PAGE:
Wine Tasting the WSET Way

Written by eleanor on December 6th, 2011

Recently we completed the Intermediate Certificate in Wines and Spirits at the Wine and Spirits Education Trust (WSET). WSET taught us a completely new and sophisticated way of tasting and evaluating wines and spirits.  They have registered this way as the “Systematic Approach to Wine Tasting.” Industry and its professionals also follow this approach.

In the past, we took a relaxed approach to reviewing wines, sometimes (or often times!) using vague, non-technical terms . Yes, this approach was fine, but now we have the tools to provide a technical analysis for the benefit of more serious wine professionals or educated wine lovers.  Therefore, from now on, any blog entry of mine (Eleanor) will include not only general impressions and fun commentary of a wine but also a technical analysis component.

So what is this “Systematic Approach to Tasting”? I will not give away everything here because keen readers of this blog should educate themselves and appreciate wine through WSET’s courses too; however, I will take you through the basics:

Step 1: analyse the APPEARANCE of the wine or spirit. For example, is it cloudy or clear?

Step 2: analyse the NOSE of the wine or spirit. For example, is it a clean or unclean condition? Lightly-fragranced or pronounced? What kinds of aromas do you smell?

Step 3: analyse the PALATE of the wine or spirit. For example, is it dry or sweet? Does it have high tannin? How high are the acidity levels? What kinds of flavour characteristics come through? How heavy is the liquid in your mouth (body)? How long do the desirable characteristics linger in your mouth (finish)?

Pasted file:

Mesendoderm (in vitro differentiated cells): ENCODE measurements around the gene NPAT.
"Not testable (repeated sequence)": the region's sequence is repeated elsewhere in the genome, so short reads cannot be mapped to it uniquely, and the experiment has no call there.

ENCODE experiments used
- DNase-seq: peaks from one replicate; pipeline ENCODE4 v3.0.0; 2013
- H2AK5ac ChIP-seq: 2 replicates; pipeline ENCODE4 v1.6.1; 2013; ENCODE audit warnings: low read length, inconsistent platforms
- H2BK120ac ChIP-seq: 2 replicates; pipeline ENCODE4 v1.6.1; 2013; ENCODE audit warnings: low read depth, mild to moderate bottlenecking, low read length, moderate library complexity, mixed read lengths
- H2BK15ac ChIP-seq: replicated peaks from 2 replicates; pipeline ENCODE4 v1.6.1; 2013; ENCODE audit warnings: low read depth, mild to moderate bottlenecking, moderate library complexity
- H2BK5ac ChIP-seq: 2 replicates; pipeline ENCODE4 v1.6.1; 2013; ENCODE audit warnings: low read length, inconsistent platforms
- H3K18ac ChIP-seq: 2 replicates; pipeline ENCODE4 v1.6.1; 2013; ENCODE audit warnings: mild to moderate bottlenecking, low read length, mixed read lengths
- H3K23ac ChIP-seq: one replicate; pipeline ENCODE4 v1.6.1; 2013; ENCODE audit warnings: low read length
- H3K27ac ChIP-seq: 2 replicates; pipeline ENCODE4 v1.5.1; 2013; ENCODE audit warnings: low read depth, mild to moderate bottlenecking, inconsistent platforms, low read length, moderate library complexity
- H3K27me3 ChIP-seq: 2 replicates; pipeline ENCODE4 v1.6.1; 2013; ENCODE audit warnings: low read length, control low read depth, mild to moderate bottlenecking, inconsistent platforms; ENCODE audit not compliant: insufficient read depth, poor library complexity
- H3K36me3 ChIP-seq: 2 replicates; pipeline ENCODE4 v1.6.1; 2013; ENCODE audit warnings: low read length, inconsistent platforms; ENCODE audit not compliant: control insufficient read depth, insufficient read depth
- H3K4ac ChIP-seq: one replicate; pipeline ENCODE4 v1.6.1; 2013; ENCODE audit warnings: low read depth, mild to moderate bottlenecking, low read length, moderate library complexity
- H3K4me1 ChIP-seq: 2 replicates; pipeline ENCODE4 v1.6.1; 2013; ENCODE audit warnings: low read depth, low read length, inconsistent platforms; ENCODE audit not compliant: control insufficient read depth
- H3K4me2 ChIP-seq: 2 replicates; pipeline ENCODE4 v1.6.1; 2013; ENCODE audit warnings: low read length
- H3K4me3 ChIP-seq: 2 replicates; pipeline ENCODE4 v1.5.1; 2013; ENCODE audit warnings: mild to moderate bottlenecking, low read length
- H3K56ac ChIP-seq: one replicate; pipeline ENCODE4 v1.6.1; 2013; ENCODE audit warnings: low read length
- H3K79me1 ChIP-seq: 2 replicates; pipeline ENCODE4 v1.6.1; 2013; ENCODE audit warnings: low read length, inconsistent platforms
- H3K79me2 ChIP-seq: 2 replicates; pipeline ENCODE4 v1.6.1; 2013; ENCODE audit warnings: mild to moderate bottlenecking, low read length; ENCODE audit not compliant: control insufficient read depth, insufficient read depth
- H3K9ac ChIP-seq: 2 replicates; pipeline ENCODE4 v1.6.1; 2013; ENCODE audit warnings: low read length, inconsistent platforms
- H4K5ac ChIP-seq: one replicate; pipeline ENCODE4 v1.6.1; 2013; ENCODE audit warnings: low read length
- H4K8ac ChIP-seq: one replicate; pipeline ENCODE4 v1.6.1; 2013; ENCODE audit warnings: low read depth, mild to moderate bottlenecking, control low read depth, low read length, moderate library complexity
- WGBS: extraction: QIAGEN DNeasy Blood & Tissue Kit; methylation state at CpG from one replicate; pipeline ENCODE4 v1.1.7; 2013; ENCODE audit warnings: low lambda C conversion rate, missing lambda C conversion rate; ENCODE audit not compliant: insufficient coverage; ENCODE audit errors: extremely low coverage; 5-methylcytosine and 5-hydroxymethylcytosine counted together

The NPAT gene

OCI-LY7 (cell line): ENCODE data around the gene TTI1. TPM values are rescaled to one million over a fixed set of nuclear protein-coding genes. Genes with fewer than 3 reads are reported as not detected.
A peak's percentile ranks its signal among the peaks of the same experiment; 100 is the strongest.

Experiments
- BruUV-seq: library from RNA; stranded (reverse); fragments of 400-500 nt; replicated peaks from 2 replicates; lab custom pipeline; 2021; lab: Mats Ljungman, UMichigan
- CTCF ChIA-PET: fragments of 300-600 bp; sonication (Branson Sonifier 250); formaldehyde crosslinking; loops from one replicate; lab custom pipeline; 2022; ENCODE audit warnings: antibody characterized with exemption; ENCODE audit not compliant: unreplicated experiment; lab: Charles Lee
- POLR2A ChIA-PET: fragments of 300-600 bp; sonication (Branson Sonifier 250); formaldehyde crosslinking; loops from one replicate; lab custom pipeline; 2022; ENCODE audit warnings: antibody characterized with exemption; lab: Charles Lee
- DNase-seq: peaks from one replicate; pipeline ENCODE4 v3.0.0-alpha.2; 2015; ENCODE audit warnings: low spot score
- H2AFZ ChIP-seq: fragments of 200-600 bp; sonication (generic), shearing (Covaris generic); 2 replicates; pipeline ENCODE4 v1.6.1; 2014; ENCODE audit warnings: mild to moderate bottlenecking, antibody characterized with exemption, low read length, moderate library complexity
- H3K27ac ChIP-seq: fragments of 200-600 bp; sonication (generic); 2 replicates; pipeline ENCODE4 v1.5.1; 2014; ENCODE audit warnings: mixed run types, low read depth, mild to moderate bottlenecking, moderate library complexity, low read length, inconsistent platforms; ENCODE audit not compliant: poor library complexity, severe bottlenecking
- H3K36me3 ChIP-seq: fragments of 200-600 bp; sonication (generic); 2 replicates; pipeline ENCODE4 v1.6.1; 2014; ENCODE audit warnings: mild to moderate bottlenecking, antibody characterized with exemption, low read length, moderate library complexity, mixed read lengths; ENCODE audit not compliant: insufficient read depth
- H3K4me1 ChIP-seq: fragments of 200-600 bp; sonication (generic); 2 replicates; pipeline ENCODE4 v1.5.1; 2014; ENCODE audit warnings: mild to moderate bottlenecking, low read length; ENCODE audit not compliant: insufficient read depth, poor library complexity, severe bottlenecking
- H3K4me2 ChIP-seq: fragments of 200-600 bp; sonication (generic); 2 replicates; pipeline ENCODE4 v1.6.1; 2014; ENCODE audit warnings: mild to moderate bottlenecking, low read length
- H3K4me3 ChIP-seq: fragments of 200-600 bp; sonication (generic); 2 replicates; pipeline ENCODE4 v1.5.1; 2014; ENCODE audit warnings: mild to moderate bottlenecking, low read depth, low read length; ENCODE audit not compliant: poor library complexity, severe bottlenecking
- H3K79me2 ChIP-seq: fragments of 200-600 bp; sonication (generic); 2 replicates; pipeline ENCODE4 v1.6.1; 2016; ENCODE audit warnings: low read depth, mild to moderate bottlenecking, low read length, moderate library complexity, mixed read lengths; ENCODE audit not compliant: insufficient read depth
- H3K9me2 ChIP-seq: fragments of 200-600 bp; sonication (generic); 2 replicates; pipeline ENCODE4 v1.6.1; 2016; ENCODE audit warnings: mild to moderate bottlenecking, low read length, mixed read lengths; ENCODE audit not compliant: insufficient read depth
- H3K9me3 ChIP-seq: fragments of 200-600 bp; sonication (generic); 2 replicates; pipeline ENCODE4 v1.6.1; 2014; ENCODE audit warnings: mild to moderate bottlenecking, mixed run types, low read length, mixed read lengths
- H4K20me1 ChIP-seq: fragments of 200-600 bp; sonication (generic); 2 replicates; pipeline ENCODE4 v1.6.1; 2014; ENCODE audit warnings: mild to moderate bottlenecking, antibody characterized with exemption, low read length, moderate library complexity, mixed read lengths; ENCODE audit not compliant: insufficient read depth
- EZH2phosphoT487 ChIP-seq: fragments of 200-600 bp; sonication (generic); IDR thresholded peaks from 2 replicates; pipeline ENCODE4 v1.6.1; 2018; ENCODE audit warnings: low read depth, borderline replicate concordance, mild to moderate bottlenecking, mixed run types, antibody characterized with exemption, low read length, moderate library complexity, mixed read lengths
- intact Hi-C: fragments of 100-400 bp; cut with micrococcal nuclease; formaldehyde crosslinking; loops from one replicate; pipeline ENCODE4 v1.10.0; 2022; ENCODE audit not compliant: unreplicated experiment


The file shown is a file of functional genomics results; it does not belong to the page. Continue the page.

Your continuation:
Step 4: give your conclusions. Did you think it was an acceptable or outstanding wine for its category and price point? Remember that you should make your conclusions on a wine by comparing like for like. Finally, do you like this wine and will you buy it again for yourself?

To push your knowledge and appreciation of wine to the next level, I would highly recommend that you consider taking a formal course. You’ll find your journey through wine less daunting, meet like-minded people, learn from people’s careers, and gain greater respect for the science and geography of wines.

Enjoy the evolution of the wine blog! I promise it won’t be too complex!